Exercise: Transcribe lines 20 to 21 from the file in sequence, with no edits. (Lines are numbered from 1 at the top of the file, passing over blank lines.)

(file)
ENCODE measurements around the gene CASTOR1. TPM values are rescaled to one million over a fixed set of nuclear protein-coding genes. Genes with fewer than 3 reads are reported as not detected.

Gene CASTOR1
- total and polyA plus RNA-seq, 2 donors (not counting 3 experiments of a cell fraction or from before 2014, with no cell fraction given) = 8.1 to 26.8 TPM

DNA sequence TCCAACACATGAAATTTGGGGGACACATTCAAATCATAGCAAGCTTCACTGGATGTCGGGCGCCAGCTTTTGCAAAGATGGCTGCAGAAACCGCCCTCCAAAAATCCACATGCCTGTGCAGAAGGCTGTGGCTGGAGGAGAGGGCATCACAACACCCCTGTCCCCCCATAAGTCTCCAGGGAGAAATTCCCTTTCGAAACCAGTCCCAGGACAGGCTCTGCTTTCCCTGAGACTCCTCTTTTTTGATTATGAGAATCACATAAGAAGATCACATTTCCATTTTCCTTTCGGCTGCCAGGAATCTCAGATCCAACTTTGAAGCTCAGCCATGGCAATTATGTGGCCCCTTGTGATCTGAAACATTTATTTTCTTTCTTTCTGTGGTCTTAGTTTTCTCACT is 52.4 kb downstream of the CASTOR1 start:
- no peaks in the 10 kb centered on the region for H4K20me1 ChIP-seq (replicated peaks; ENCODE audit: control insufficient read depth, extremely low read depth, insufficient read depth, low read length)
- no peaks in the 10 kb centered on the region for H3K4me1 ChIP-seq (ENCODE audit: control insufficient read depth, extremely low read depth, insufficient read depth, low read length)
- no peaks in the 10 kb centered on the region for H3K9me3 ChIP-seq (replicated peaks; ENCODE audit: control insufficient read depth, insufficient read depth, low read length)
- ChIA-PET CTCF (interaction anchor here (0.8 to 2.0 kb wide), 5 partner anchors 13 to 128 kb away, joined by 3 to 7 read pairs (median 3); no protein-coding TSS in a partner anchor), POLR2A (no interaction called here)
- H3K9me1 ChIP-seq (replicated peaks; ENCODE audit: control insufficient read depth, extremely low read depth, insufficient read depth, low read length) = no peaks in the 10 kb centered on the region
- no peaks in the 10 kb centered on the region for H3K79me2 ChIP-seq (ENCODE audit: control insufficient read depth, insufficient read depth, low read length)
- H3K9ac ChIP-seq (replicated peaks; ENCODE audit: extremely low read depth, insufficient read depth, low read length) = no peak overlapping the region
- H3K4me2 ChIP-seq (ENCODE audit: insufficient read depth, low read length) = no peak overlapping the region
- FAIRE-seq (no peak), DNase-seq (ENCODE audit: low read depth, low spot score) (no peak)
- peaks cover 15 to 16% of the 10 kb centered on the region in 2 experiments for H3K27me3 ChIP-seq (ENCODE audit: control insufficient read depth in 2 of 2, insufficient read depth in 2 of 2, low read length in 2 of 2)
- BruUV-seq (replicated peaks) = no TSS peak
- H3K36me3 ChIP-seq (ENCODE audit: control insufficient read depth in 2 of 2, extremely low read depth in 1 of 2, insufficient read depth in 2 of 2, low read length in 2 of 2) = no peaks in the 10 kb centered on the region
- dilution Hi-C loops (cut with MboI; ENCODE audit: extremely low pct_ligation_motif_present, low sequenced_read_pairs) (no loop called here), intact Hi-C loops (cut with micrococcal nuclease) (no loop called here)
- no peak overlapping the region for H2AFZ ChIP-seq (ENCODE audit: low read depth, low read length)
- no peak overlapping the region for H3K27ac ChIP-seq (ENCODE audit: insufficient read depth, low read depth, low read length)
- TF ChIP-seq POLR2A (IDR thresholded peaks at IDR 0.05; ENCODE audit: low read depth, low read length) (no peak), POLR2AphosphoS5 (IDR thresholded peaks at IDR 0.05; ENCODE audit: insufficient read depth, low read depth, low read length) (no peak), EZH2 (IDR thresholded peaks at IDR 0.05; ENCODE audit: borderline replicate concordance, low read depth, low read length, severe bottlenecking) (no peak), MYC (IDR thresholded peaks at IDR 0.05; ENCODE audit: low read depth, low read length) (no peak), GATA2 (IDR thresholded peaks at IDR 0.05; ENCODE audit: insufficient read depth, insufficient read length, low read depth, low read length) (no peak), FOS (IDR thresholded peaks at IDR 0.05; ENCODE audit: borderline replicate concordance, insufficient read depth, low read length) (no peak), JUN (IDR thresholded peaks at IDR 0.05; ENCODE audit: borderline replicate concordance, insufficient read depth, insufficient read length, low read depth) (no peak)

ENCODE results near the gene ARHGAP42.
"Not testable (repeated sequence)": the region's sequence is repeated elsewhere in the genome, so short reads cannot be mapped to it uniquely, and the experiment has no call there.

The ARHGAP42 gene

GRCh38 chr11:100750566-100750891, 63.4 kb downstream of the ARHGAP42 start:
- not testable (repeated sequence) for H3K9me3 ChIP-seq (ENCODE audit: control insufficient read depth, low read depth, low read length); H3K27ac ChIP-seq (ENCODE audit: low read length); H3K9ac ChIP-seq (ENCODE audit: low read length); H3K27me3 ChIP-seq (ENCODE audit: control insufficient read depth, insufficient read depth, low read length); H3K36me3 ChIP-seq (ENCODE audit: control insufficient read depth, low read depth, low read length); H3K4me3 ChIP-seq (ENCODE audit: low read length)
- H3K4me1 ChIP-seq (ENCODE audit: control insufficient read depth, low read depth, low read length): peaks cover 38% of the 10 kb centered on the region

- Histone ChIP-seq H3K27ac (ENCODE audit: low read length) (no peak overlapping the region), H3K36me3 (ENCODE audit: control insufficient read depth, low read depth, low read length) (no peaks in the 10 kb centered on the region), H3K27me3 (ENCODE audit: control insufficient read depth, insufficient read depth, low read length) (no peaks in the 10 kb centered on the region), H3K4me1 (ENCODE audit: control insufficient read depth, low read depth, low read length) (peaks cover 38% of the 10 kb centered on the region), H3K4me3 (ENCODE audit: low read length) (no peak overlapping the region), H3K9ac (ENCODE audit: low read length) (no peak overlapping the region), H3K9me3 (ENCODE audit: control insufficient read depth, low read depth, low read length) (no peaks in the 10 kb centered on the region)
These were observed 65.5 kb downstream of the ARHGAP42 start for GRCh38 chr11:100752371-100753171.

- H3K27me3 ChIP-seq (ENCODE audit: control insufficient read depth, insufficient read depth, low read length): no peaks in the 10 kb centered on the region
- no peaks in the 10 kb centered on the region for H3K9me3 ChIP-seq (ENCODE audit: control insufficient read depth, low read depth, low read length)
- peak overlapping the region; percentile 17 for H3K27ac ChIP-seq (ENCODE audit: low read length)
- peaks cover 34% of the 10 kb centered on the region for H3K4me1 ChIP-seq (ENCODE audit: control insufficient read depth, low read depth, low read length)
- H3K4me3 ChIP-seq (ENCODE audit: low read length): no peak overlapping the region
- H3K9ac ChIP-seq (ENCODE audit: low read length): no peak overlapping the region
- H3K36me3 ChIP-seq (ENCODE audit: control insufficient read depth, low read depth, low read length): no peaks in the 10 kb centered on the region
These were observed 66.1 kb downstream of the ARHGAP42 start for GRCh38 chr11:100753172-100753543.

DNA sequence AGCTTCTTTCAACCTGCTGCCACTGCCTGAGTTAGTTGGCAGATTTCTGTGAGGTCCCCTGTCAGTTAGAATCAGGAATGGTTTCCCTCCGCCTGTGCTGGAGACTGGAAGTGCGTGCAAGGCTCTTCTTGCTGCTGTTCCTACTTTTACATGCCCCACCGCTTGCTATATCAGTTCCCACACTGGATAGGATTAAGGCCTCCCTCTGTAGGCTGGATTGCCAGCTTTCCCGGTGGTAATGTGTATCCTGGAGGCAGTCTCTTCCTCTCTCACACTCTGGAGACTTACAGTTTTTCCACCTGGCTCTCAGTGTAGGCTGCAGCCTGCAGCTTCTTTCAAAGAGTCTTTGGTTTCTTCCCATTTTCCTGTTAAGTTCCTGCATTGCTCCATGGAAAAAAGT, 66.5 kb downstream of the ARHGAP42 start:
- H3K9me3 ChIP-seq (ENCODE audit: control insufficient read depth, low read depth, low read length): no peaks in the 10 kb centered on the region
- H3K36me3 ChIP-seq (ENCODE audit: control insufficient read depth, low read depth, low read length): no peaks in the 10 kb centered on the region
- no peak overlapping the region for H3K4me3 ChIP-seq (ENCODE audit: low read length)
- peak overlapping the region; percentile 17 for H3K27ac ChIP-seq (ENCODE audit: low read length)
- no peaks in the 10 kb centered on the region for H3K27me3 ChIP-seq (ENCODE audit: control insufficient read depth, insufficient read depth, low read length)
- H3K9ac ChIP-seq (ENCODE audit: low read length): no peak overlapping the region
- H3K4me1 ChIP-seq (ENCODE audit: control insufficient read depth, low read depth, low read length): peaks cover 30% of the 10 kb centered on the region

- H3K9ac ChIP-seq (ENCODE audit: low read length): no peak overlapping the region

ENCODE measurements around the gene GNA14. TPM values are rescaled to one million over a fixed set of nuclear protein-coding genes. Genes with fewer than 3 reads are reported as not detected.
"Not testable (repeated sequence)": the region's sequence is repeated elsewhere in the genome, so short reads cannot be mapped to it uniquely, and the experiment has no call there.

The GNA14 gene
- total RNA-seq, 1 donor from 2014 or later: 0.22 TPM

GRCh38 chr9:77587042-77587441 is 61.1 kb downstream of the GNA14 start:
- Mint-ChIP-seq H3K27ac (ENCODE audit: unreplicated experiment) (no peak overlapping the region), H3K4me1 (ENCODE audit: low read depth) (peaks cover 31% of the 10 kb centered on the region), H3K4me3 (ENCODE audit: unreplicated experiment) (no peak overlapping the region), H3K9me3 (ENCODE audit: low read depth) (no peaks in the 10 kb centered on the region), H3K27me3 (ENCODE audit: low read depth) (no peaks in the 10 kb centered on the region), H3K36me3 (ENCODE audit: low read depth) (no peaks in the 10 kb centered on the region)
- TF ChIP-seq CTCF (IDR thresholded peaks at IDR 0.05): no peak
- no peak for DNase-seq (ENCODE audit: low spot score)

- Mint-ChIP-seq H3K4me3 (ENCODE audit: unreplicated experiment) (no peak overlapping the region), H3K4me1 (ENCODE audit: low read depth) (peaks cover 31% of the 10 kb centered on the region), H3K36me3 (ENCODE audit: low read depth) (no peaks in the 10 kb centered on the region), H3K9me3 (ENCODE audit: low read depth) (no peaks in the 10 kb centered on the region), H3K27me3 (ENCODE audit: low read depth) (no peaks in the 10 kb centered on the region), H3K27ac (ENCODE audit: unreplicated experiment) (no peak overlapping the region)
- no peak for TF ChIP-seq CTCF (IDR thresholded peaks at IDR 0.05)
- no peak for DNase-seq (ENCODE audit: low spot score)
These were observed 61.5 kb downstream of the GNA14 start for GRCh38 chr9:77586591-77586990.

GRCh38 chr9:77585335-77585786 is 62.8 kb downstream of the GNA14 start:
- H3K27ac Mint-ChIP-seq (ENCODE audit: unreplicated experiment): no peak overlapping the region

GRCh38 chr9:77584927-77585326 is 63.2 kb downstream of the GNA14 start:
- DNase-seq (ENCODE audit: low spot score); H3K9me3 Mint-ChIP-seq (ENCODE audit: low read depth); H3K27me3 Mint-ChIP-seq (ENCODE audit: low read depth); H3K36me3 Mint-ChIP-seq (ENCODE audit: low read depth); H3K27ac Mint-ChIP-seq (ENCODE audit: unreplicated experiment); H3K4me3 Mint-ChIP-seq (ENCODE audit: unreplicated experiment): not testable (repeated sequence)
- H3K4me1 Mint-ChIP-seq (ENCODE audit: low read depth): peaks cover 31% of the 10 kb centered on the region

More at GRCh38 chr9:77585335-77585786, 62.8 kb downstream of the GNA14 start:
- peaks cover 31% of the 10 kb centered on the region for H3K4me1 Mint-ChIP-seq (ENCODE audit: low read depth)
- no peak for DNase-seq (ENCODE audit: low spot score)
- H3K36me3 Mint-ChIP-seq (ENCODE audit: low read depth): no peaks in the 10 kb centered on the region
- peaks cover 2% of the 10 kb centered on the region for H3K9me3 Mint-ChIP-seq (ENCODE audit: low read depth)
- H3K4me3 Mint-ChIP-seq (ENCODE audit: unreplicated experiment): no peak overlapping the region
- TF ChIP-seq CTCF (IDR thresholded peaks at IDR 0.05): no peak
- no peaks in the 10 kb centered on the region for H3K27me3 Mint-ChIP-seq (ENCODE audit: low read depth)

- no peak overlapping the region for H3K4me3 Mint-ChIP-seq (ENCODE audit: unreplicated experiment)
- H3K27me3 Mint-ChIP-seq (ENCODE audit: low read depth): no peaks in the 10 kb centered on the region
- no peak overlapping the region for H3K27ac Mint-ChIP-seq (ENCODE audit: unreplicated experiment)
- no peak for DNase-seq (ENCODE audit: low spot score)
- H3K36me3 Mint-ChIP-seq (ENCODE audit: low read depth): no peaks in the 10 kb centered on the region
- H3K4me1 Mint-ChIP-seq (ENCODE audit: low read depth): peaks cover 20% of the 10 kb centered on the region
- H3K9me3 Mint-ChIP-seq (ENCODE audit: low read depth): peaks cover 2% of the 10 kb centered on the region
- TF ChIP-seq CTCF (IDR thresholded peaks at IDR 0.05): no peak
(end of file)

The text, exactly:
- TF ChIP-seq POLR2A (IDR thresholded peaks at IDR 0.05; ENCODE audit: low read depth, low read length) (no peak), POLR2AphosphoS5 (IDR thresholded peaks at IDR 0.05; ENCODE audit: insufficient read depth, low read depth, low read length) (no peak), EZH2 (IDR thresholded peaks at IDR 0.05; ENCODE audit: borderline replicate concordance, low read depth, low read length, severe bottlenecking) (no peak), MYC (IDR thresholded peaks at IDR 0.05; ENCODE audit: low read depth, low read length) (no peak), GATA2 (IDR thresholded peaks at IDR 0.05; ENCODE audit: insufficient read depth, insufficient read length, low read depth, low read length) (no peak), FOS (IDR thresholded peaks at IDR 0.05; ENCODE audit: borderline replicate concordance, insufficient read depth, low read length) (no peak), JUN (IDR thresholded peaks at IDR 0.05; ENCODE audit: borderline replicate concordance, insufficient read depth, insufficient read length, low read depth) (no peak)

ENCODE results near the gene ARHGAP42.